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In voting to leave the EU, the UK has made probably its most profound economic and political decision in 60 years. But what happens next, and what does it all mean for real estate? In this note we sketch out some of the big issues to watch:

  • The political fallout will be substantial. David Cameron’s resignation will trigger a delay in EU negotiations as a new Conservative leader is selected; a General Election, an Emergency Budget and a second EU referendum reversing the decision of the first all look possible. But a second Scottish independence looks unlikely. The 'Article 50' process for leaving the EU looks unlikely to start soon and is likely to take rather more than the two years it envisages.

  • Many of the immediate issues facing the UK will therefore actually be political rather than economic, and political uncertainty is likely to add to economic and financial volatility. A cut in interest rates now seems plausible, though currency devaluation will make this less necessary. Bringing certainty to markets in the meantime will be a priority for the Government, and there are a number of tools at the disposal of policy makers that can facilitate this, meaning that disruption in financial markets is likely to be substantially mitigated.

  • Most economists feel Brexit will be bad for the UK. The main cause of short-term impacts will be uncertainty about the UK’s future relationship with the EU. This uncertainty is likely to hit trade and consumer confidence. But the UK economy is in good health, so claims of imminent recession are overblown. Financial services, professional services, and ‘tech’ industries are most likely to be affected by a Brexit.

  • Development and construction could be particularly affected by a Brexit. Developments not yet started are likely to be delayed until there is more clarity about the level of demand in the economy. Offices are most likely to be affected, but housebuilding may well hold up in the short term. Longer term, development prospects depend on the state of the economy but also the costs of construction.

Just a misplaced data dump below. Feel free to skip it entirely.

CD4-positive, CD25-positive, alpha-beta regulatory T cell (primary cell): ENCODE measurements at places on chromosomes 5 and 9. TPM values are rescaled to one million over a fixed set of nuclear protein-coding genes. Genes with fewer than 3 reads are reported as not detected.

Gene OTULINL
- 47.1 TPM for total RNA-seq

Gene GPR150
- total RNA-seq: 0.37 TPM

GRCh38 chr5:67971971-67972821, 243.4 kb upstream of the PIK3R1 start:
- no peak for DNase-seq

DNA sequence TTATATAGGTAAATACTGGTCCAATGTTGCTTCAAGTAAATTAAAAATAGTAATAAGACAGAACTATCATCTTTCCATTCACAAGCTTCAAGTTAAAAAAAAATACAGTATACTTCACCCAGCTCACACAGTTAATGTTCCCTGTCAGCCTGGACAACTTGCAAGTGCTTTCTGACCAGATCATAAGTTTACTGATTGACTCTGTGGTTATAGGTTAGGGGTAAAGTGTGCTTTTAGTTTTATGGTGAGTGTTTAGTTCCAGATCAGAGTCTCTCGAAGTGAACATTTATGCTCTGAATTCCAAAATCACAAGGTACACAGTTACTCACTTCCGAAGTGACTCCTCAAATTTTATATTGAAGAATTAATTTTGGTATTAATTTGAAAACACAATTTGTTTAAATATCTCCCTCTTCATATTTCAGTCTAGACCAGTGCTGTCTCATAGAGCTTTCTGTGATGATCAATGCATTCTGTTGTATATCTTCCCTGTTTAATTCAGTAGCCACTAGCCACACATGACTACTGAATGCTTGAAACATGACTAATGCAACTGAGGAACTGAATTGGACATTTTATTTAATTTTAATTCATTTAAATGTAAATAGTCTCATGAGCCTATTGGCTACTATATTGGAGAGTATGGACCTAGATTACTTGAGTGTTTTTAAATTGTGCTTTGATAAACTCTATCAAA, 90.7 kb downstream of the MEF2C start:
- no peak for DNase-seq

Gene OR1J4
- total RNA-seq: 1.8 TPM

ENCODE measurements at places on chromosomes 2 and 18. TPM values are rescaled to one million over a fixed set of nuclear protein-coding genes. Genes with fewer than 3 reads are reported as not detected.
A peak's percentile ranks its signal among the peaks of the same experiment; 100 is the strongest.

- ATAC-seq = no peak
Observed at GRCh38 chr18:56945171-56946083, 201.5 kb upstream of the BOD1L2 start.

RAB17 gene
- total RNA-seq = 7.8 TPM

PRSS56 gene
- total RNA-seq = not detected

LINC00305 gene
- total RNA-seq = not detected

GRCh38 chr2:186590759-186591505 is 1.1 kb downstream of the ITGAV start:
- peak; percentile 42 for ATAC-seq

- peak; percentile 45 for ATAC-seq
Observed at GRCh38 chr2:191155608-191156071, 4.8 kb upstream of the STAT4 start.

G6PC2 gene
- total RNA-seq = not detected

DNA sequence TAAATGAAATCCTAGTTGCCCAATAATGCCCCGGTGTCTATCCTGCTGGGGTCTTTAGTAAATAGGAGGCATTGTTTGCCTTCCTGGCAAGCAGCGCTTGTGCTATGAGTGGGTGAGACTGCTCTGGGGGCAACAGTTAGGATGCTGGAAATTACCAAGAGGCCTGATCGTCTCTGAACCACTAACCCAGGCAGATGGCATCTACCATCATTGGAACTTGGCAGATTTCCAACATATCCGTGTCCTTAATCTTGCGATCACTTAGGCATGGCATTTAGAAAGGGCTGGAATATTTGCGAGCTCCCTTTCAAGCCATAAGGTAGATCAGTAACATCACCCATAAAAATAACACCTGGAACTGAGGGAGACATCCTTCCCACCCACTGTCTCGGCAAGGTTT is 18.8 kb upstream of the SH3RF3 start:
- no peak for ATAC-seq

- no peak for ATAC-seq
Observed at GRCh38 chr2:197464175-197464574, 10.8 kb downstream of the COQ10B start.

• Investment sentiment is likely to be affected in similar ways to before the referendum. The UK’s openness exposes it to flows of international capital, but investment sentiment depends much more on the outlook for the UK economy than on our strict relationship with the EU. Intrinsic attractions of the UK mean that it looks likely to remain an attractive property investment destination, and not all sectors will be equally affected. Some will benefit. Money diverted away from the UK will not necessarily end up elsewhere in the EU.

 

 

This new second edition report looks at what might happen now that the UK has voted to leave the EU. It discusses the likely timetable for Brexit, the possible impact on the UK economy and what alternative trade structures might be available for the UK to join.

Find out more in the second edition of our EMEA Major report: Continental Drift – The Wider Economic and Property Market Implications of the UK Referendum on EU Membership, September 2016

 

 

 

CBRE's latest updates on the EU Referendum results

 

The Referendum outcome leaves Britain unsure of what it has done and the world unsure of the wider implications. The complex task of unwinding and resetting the UK’s relationship with the EU is likely to take many years and dominate UK and, possibly, EU politics for the foreseeable future. There are implications for the whole of the EU not just the UK and these could be both positive and negative.

Find out more in our EMEA Economic ViewPoint – The Wider European Impact of the UK’s Vote to Leave the EU  June 2016

This new second edition report looks at what might happen now that the UK has voted to leave the EU. It discusses the likely timetable for Brexit, the possible impact on the UK economy and what alternative trade structures might be available for the UK to join.

Find out more in the second edition of our EMEA Major report: Continental Drift – The Wider Economic and Property Market Implications of the UK Referendum on EU Membership, September 2016

Key contacts

Miles Gibson

Head of UK Research

Miles Gibson

T: +44 20 7182 2738
miles.gibson@cbre.com

Nick Axford

Global Head of Research

Nick Axford

T: +44 20 7182 2876
nick.axford@cbre.com

Neil Blake

Global Head of Forecasting and Analytics | EMEA Chief Economist

Neil Blake

T: +44 20 7182 2133
neil.blake@cbre.com